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This eBook from the Gutenberg Project consists of approximately 1,884 pages of information about The Mahabharata of Krishna-Dwaipayana Vyasa, Volume 1.
himself hath said it.  Thy ancestors were observant of custom.  There is no fault to find with it.  It is also well-known, O Salya, that this custom in respect of family dignity hath the approval of the wise and the good.’  Saying this Bhishma of great energy, gave unto Salya much gold both coined and uncoined, and precious stones of various colours by thousands, and elephants and horses and cars, and much cloth and many ornaments, and gems and pearls and corals.  And Salya accepting with a cheerful heart those precious gifts then gave away his sister decked in ornaments unto that bull of the Kuru race.  Then the wise Bhishma, the son of the oceangoing Ganga, rejoiced at the issue of his mission, took Madri with him, and returned to the Kuru capital named after the elephant.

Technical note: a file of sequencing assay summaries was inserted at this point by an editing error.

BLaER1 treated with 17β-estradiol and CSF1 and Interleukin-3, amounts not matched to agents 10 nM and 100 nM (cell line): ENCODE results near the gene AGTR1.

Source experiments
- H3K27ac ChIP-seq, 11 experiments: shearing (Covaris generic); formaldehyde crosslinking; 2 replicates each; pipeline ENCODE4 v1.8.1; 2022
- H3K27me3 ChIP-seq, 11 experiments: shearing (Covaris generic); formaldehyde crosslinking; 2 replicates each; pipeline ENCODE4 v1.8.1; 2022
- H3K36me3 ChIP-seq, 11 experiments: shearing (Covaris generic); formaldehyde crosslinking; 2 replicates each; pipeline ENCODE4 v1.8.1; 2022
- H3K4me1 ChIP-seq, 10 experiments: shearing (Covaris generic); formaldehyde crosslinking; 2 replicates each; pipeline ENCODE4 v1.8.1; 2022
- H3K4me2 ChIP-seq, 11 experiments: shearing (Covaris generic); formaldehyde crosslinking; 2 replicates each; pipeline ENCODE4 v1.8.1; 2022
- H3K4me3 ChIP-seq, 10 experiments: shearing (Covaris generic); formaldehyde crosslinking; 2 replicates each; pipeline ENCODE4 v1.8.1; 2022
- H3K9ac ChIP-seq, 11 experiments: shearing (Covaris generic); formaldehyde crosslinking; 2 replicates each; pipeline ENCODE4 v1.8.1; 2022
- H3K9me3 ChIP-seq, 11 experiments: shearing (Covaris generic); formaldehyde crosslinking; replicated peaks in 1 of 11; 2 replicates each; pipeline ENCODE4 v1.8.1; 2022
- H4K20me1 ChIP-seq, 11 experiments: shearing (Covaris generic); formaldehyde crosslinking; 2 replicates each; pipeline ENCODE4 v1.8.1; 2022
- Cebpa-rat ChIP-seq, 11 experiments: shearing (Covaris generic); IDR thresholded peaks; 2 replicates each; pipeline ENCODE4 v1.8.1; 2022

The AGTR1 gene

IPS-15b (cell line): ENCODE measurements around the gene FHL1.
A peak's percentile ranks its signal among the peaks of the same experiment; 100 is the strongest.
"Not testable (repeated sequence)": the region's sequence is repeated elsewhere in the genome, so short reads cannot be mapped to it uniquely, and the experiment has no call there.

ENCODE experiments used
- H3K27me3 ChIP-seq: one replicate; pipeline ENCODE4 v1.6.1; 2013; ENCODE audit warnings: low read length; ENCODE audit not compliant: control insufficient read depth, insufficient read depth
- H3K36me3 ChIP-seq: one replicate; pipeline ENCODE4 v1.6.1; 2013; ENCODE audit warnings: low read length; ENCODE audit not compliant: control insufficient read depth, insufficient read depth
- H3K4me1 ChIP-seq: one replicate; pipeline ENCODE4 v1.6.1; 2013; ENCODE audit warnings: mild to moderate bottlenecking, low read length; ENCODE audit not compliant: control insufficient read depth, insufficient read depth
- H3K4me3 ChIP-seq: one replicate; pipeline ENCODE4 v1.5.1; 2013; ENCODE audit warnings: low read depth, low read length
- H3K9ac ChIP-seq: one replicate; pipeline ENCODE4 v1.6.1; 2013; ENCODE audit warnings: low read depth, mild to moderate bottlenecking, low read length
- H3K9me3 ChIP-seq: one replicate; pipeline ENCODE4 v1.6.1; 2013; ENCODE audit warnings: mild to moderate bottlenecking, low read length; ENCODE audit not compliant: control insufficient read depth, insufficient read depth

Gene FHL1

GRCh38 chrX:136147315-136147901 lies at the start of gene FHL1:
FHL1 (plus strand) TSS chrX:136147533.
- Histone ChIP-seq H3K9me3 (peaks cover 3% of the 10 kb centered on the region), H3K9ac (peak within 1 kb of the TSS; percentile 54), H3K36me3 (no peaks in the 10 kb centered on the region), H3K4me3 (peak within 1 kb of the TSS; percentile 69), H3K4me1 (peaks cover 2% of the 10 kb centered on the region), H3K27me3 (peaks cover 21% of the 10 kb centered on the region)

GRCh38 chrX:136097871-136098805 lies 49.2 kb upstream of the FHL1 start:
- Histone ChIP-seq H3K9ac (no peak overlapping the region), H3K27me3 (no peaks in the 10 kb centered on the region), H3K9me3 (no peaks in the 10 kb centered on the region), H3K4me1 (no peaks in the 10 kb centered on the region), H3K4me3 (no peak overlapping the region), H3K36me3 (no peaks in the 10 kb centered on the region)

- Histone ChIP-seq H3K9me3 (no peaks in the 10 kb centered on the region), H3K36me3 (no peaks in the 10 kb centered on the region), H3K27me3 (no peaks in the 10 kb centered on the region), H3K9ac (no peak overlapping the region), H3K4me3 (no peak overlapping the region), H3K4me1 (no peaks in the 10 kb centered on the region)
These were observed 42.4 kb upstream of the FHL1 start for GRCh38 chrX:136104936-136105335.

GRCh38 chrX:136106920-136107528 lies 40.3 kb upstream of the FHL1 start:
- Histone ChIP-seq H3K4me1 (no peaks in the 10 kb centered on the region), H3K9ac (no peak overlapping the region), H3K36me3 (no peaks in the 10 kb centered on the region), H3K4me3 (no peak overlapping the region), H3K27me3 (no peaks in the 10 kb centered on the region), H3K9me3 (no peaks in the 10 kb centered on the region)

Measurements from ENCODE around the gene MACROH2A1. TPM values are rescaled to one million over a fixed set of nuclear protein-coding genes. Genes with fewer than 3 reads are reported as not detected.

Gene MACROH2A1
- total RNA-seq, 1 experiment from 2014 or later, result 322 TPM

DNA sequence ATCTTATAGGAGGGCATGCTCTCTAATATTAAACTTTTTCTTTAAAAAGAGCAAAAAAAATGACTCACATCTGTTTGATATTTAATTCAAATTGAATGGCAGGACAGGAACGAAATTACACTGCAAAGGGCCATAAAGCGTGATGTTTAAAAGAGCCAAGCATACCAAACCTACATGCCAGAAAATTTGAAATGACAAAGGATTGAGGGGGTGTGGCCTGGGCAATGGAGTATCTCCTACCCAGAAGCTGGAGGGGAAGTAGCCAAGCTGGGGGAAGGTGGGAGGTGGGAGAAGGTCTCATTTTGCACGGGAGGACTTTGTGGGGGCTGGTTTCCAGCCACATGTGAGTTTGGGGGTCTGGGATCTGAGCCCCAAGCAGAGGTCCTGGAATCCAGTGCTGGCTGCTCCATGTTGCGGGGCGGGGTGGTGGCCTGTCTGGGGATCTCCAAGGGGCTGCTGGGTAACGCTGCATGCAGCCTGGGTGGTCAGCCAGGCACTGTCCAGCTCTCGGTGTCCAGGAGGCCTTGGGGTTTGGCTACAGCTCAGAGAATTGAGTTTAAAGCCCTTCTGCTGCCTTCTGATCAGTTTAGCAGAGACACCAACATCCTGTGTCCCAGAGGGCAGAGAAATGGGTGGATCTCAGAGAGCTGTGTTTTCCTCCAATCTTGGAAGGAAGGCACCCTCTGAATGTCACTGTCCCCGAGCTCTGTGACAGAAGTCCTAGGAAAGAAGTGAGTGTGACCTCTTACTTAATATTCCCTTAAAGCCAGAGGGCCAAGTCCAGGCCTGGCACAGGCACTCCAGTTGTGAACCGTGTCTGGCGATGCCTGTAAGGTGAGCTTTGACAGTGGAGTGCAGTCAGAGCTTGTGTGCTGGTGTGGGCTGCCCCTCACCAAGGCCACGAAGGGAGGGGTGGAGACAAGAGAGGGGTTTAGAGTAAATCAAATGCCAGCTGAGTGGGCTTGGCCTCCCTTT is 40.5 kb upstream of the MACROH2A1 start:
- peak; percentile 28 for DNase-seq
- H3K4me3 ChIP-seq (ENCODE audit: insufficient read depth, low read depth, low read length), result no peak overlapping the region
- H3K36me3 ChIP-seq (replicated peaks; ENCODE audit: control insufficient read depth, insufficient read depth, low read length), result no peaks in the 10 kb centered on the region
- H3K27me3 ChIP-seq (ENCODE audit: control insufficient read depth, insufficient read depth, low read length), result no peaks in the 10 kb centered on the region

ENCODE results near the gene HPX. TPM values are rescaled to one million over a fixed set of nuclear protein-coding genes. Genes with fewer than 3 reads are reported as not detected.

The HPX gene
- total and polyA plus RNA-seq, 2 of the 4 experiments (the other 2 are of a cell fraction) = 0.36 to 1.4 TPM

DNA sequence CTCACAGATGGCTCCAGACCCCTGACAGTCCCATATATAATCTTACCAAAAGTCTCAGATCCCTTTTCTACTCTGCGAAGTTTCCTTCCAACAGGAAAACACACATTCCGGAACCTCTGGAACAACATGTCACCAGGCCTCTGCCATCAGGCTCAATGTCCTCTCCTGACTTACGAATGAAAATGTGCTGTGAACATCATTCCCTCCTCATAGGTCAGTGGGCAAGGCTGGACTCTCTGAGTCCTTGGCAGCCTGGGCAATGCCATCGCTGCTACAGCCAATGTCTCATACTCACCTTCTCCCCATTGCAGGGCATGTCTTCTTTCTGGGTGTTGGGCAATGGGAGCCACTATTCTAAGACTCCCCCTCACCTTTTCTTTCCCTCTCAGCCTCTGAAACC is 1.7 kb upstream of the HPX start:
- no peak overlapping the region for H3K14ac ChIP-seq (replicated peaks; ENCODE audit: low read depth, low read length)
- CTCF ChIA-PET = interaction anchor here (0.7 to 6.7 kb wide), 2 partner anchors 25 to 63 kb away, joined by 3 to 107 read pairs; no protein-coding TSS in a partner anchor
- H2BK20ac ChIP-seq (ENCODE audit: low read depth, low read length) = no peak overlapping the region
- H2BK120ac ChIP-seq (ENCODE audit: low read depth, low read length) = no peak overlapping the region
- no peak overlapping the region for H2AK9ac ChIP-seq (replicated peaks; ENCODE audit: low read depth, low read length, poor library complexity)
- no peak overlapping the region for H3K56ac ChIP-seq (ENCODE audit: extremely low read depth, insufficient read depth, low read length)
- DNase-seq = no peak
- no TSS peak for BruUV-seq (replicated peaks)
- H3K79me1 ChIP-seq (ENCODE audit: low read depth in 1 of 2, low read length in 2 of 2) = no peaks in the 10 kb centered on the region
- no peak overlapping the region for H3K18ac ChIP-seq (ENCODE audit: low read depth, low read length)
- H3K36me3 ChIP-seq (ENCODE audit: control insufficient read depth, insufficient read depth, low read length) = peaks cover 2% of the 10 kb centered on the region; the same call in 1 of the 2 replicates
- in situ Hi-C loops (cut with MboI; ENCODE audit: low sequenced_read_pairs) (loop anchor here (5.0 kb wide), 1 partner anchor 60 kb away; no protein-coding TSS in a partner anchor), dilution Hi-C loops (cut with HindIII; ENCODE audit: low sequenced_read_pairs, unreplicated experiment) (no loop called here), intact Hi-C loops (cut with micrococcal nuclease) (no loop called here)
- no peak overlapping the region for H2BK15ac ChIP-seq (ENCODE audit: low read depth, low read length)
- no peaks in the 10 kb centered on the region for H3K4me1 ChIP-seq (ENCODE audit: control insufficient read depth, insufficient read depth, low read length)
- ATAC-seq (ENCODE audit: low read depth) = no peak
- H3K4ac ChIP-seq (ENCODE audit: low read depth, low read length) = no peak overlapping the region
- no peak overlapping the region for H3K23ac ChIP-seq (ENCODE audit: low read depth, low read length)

“Then selecting on auspicious day and moment as indicated by the wise for the ceremony, King Pandu was duly united with Madri.  And after the nuptials were over, the Kuru king established his beautiful bride in handsome apartments.  And, O king of kings, that best of monarchs then gave himself up to enjoyment in the company of his two wives as best he liked and to the limit of his desires.  And after thirty days had elapsed, the Kuru king, O monarch, started from his capital for the conquest of the world.  And after reverentially saluting and bowing to Bhishma and the other elders of the Kuru race, and with adieus to Dhritarashtra and others of the family, and obtaining their leave, he set out on his grand campaign, accompanied by a large force of elephants, horses, and cars, and well-pleased with the blessings uttered by all around and the auspicious rites performed by the citizens for his success.  And Pandu, accompanied by such a strong force marched against various foes.  And that tiger among men—­that spreader of the fame of the Kurus—­first subjugated the robber tribes of asarna.  He next turned his army composed of innumerable elephants, cavalry, infantry, and charioteers, with standards of various colours against Dhirga—­the ruler of the kingdom of Maghadha who was proud of his strength, and offended against numerous monarchs.  And attacking him in his capital, Pandu slew him there, and took everything in his treasury and also vehicles and draught animals without number.  He then marched into Mithila and subjugated the Videhas.  And then, O bull among men, Pandu led his army against Kasi, Sumbha, and Pundra, and by the strength and prowess of his arms spread the fame of the Kurus.  And Pandu, that oppressor of foes, like unto a mighty fire whose far-reaching flames were represented by his arrows and splendour by his weapons, began to consume all kings that came in contact with him.  These with their forces, vanquished by Pandu at the head of his army, were made the vassals of the Kurus.  And all kings of the world, thus vanquished by him, regarded him as the one single hero on earth even as the celestials regard Indra in heaven.  And the kings of earth with joined palms bowed to him and waited on him with

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